Weekly Billboard Theory — Too Good At Goodbyes

I’m not particularly a fan of Sam Smith. Realistically, I’m not a fan of most singers. HOWEVER, I have to admit that “Too Good At Goodbyes” isn’t a bad song and might even be a ~good~ song. I’ll explain what all of my feelings after the jump.

It’s wild what a little facial hair can do

Too Good At Goodbyes

Sam Smith

Key: D Minor/F Major (I’ll explain why I have both)

Tempo: 92 BPM

Let’s unpack the easy stuff of the song first. The progression throughout the entirety is i-III-VII-iv. If you like to think it major (I do), then it’s vi-I-V-ii. Either way, this isn’t a progression that we see every day. I might as well get it tattooed across my forehead that the relationship between the IV and I is super common in pop music but what’s that. I’d be lying if I said that I wasn’t a little surprised to hear that iv chord sound instead of a V or a v. So yeah, it’s always a pleasure to be surprised in a scenario like this and I especially appreciate it since we’re getting these four for the remainder of the song. I know that last sentence probably sounded like a dig but trust me, it isn’t. As a matter of fact, this song remains interesting despite the lack of harmonic changes.

Ya know how I just wrote out the minor and major equivalents of the chords above? Well, there’s even more of a reason for this. It’s pretty easy to think of this song in minor as the very first chord is a D minor. H O W E V E R ! The melody of this song largely focuses around F, the relative major key to D minor. “Aren’t they the same thing?” Not quite. Both D Minor and F Major consist of the same pitches, however the way in which those pitches function is different. Many of the phrases will begin or end on an F and I think only two times throughout the song does a line finish with a D. I’m not going to bother writing out the melody (I’ll explain why later) but trust me when I say the that “Too Good At Goodbyes” is largely pentatonic (only uses five pitches). We get a sixth pitch every now and then in the verses and then we even get a final seventh pitch in the choruses. That seventh pitch helps solve this mystery of whether we should call it D minor or F major but first I have to discuss why I’m not crazy about Sam Smith: Riffing.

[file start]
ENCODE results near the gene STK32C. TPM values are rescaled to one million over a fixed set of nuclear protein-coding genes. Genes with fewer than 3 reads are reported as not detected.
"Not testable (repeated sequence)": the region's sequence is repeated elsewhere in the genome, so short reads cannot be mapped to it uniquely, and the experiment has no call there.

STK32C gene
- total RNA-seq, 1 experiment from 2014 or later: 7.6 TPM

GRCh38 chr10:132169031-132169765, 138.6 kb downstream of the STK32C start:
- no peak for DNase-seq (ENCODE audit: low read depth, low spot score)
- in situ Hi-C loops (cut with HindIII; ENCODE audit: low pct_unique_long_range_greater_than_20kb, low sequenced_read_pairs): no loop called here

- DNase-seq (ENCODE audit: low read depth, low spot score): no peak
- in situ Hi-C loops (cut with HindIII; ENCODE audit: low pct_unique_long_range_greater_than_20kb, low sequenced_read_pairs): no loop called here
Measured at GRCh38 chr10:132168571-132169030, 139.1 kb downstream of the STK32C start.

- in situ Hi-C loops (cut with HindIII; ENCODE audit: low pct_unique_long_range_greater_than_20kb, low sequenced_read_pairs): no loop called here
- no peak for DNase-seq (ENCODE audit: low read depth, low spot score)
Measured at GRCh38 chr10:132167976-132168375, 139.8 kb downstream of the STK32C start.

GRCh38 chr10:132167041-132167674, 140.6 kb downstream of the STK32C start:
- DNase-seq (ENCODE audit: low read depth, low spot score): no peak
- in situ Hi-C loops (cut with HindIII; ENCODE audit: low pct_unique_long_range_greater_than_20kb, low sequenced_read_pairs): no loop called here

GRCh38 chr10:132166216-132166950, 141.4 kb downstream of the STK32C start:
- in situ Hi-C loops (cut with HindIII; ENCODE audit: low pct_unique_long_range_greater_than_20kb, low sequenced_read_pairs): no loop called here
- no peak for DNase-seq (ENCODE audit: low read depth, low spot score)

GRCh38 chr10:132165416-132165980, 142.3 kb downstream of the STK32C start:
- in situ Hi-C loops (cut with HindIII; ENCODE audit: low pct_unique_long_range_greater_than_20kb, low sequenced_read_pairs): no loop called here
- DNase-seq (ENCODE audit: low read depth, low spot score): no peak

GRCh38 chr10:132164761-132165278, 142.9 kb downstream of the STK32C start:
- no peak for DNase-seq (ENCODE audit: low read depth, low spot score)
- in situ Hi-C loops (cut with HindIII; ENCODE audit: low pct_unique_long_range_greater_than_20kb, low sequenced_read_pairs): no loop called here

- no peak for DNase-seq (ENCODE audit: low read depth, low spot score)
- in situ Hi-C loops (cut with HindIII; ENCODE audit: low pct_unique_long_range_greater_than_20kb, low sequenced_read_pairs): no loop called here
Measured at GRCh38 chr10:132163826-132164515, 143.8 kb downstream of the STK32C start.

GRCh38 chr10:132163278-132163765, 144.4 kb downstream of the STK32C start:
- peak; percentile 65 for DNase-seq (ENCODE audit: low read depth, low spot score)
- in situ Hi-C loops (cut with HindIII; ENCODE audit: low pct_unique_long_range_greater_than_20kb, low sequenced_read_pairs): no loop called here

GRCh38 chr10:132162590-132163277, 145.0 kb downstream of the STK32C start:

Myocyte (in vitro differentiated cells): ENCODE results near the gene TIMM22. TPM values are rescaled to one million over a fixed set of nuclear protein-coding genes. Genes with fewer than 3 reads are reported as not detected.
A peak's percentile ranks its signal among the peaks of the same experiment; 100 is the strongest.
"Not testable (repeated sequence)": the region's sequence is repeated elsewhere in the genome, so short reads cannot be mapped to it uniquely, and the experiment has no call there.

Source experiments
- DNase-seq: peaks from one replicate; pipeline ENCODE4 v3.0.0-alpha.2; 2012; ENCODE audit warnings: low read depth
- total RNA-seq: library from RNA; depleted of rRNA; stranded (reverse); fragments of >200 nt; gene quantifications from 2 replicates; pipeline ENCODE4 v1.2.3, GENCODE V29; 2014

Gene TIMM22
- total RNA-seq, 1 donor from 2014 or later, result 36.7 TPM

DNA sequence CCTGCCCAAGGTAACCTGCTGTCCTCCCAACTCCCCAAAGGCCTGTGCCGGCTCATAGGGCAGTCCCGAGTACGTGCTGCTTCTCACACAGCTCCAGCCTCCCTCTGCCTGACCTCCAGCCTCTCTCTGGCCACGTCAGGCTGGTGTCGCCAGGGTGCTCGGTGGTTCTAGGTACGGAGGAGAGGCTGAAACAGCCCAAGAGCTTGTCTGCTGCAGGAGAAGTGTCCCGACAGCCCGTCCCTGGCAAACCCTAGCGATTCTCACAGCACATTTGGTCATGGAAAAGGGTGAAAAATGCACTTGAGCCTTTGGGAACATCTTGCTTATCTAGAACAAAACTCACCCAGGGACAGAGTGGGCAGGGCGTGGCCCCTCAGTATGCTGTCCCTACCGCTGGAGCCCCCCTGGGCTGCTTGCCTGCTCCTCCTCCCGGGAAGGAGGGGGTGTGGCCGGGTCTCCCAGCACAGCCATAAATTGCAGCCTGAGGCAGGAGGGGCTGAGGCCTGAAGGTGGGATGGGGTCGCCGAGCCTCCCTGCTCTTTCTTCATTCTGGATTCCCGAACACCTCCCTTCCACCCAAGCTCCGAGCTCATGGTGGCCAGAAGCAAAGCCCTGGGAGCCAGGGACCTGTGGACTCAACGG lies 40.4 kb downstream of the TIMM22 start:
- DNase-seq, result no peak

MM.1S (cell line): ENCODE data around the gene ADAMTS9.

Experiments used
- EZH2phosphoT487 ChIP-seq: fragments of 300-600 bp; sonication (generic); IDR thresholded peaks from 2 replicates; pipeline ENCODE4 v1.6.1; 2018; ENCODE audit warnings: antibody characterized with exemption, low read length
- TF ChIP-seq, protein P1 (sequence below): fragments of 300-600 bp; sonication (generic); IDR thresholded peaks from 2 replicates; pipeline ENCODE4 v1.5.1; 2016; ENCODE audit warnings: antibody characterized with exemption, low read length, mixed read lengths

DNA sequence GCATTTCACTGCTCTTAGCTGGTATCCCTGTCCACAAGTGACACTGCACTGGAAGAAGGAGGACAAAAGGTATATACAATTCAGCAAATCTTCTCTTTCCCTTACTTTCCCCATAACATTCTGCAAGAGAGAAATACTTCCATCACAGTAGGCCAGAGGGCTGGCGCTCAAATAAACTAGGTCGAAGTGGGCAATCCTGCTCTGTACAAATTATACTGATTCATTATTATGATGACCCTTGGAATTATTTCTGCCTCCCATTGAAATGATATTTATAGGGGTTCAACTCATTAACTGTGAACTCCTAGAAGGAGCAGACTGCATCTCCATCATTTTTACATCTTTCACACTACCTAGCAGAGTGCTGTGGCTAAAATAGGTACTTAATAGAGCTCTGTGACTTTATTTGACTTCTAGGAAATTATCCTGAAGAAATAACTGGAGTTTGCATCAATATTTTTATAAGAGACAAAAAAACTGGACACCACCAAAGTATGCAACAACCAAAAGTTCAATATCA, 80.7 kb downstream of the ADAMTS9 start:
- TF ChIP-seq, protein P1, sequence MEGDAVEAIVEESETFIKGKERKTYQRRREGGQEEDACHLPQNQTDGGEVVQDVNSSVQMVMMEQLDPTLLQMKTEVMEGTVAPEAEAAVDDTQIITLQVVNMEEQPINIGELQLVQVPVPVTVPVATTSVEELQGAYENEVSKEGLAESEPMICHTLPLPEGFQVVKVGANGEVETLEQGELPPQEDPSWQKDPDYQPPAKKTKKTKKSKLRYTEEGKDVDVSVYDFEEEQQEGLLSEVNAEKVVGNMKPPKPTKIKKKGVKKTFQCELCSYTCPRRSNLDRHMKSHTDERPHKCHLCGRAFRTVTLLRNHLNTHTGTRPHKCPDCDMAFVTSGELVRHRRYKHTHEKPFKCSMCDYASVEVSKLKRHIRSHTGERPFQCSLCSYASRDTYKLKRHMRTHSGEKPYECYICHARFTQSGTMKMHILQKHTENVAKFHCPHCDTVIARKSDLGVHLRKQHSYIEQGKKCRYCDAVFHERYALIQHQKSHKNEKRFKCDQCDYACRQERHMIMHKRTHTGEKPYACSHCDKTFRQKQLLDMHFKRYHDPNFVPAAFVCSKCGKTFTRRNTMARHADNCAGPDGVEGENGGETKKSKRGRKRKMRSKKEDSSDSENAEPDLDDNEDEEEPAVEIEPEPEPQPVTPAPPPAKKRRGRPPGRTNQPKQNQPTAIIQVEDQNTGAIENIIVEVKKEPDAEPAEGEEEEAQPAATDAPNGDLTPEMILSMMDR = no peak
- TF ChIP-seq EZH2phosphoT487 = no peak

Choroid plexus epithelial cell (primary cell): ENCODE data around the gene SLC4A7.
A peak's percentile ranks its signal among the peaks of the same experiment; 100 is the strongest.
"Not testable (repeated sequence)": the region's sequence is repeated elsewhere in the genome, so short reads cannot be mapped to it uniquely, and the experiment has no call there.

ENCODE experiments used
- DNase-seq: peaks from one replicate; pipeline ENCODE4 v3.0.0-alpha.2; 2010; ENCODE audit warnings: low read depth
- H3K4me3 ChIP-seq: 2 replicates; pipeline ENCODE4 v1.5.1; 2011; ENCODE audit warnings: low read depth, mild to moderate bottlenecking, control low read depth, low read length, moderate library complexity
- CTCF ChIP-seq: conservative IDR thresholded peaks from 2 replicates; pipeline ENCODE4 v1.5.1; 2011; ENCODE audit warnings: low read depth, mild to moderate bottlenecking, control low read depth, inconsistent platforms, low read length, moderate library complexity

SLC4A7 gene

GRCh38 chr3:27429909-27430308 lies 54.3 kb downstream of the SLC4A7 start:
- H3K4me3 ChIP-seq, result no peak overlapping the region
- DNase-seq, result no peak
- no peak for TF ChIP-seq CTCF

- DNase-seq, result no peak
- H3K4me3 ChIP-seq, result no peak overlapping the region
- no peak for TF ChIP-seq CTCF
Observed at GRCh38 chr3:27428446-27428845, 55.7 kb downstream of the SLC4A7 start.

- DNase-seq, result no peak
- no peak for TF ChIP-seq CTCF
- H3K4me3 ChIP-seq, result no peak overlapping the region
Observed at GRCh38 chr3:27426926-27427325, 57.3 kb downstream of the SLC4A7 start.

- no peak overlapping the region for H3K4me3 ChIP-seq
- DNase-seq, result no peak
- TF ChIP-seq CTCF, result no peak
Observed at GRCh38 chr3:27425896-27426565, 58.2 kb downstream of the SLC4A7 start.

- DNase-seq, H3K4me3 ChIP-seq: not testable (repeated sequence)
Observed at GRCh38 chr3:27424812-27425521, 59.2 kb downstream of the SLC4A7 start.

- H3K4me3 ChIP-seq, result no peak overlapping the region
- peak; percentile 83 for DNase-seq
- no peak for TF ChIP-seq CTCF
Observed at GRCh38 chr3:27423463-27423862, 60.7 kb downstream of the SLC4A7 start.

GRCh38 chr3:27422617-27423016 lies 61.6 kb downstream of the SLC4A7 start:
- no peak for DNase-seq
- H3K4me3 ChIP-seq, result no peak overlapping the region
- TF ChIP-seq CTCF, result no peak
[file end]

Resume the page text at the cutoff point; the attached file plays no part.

The notes of D minor on the left and F Major on the right

Riffing is adding all of those extra notes around a melody that tricks us into thinking singers are good. I personally think that riffing is super obnoxious the majority of the time and is much more offensive to the American flag than kneeling (please note that I love Ariana). There are VERY few times when I believe it adds anything to the music and it’s usually because it’s done in a unique way. I believe that a strong, catchy melody is much more impressive than a cascade of pitches. Lot’s of people disagree with me. Big whoop. Why do I bring this up? Sam Smith needs to chill with the riffing. We get it, you’re a great singer. The problem is that if you start a song and you’re riffing like crazy how are you supposed to build the structure and tell a story? Riff even more? Get outta here. This is why I like “Latch” more than any other Sam Smith song. It shows that he can be restrained AND nasty. Real talk, it also makes it much harder to notate a song since the melody is clouded with extraneous stuff. I definitely feel like the riffing is a little much in “Too Good At Goodbye” but it kind of gives us an answer to a question that we’ve been looking for.

That seventh pitch of the chorus riffing is an E. That E could either function as the leading tone up to F making it F major or the supertonic (the second scale degree) of D minor. So how does it work in his riffing? You can hear it at about 1:07 for the first time. It doesn’t lead up to the F. It DOES go down to the D but then CONTINUES down to a C. What does this mean? Well, that specific riff on “Goodbye” at 1:07 goes G-E-D-C. The D functions as a passing tone (it isn’t part of the chord) and we have a broken up C major. Where does the C major lie in all of this? It serves as the V to the I of F major. Yes, I know that I could have just said that the melody centers around F mainly so we’ll call it F major but it’s rare that we get non-pentatonic stuff so I’m making a note of it gosh let me live my life.

One last thing. The dynamic progression of this song is pretty masterful. Essentially we get to the chorus and the entirety of the song repeats. The first time through we get a slight build up, things drop down a little as we get back to the beginning and then we have an increased build up. It’s so simple but that’s all you really need. Also, because it is so simple it allows me to forgive all of the extra stuff that Sam Smith is doing. He truly is the focus of the song and the accompaniment carries the emotional arc of “Too Good At Goodbyes”. This is now probably my second favorite song of his after “Latch”.

Hang loose, buddy

What do we got next week? Post is still number one, Cardi is number two, Taylor dropped six spots, life is weird. The first new song we have is at number 5 with “Thunder” by Imagine Dragons. Did they put out another super corny song? Of course they did. We’ll go over it next week. See ya then.

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